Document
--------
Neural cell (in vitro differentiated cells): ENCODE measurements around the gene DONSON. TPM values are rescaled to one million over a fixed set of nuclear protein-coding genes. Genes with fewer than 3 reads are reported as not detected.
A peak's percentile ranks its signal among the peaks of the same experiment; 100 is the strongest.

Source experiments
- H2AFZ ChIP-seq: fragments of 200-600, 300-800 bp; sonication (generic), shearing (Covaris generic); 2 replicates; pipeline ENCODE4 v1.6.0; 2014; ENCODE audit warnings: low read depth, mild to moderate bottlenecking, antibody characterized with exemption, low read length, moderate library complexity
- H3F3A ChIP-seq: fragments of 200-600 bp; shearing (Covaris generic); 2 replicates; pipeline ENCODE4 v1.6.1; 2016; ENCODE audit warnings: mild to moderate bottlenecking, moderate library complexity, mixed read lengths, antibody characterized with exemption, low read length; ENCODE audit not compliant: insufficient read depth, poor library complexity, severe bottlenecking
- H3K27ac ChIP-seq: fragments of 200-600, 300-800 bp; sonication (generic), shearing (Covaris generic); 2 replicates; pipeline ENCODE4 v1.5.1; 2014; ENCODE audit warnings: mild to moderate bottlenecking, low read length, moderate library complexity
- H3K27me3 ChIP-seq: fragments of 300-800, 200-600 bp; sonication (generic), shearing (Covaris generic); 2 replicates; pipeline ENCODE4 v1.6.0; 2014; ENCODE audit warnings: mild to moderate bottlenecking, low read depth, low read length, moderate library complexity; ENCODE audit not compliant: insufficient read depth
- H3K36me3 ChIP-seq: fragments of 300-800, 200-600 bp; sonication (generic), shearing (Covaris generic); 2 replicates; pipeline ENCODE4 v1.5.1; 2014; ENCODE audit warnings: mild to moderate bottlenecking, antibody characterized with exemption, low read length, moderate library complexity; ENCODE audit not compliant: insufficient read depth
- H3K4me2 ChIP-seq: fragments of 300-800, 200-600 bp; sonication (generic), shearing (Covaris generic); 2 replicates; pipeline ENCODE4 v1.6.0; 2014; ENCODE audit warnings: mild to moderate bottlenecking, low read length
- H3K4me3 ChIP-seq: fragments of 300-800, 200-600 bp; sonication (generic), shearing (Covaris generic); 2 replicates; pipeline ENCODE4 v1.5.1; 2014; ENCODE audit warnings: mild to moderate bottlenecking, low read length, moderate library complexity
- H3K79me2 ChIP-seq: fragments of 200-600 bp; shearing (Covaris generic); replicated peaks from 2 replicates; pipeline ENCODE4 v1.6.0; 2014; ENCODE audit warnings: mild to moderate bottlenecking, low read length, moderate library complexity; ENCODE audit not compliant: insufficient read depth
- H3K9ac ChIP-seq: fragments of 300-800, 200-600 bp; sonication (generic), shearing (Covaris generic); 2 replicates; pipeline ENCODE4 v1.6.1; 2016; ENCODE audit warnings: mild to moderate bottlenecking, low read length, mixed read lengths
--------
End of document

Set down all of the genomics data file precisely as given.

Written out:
Neural cell (in vitro differentiated cells): ENCODE measurements around the gene DONSON. TPM values are rescaled to one million over a fixed set of nuclear protein-coding genes. Genes with fewer than 3 reads are reported as not detected.
A peak's percentile ranks its signal among the peaks of the same experiment; 100 is the strongest.

Source experiments
- H2AFZ ChIP-seq: fragments of 200-600, 300-800 bp; sonication (generic), shearing (Covaris generic); 2 replicates; pipeline ENCODE4 v1.6.0; 2014; ENCODE audit warnings: low read depth, mild to moderate bottlenecking, antibody characterized with exemption, low read length, moderate library complexity
- H3F3A ChIP-seq: fragments of 200-600 bp; shearing (Covaris generic); 2 replicates; pipeline ENCODE4 v1.6.1; 2016; ENCODE audit warnings: mild to moderate bottlenecking, moderate library complexity, mixed read lengths, antibody characterized with exemption, low read length; ENCODE audit not compliant: insufficient read depth, poor library complexity, severe bottlenecking
- H3K27ac ChIP-seq: fragments of 200-600, 300-800 bp; sonication (generic), shearing (Covaris generic); 2 replicates; pipeline ENCODE4 v1.5.1; 2014; ENCODE audit warnings: mild to moderate bottlenecking, low read length, moderate library complexity
- H3K27me3 ChIP-seq: fragments of 300-800, 200-600 bp; sonication (generic), shearing (Covaris generic); 2 replicates; pipeline ENCODE4 v1.6.0; 2014; ENCODE audit warnings: mild to moderate bottlenecking, low read depth, low read length, moderate library complexity; ENCODE audit not compliant: insufficient read depth
- H3K36me3 ChIP-seq: fragments of 300-800, 200-600 bp; sonication (generic), shearing (Covaris generic); 2 replicates; pipeline ENCODE4 v1.5.1; 2014; ENCODE audit warnings: mild to moderate bottlenecking, antibody characterized with exemption, low read length, moderate library complexity; ENCODE audit not compliant: insufficient read depth
- H3K4me2 ChIP-seq: fragments of 300-800, 200-600 bp; sonication (generic), shearing (Covaris generic); 2 replicates; pipeline ENCODE4 v1.6.0; 2014; ENCODE audit warnings: mild to moderate bottlenecking, low read length
- H3K4me3 ChIP-seq: fragments of 300-800, 200-600 bp; sonication (generic), shearing (Covaris generic); 2 replicates; pipeline ENCODE4 v1.5.1; 2014; ENCODE audit warnings: mild to moderate bottlenecking, low read length, moderate library complexity
- H3K79me2 ChIP-seq: fragments of 200-600 bp; shearing (Covaris generic); replicated peaks from 2 replicates; pipeline ENCODE4 v1.6.0; 2014; ENCODE audit warnings: mild to moderate bottlenecking, low read length, moderate library complexity; ENCODE audit not compliant: insufficient read depth
- H3K9ac ChIP-seq: fragments of 300-800, 200-600 bp; sonication (generic), shearing (Covaris generic); 2 replicates; pipeline ENCODE4 v1.6.1; 2016; ENCODE audit warnings: mild to moderate bottlenecking, low read length, mixed read lengths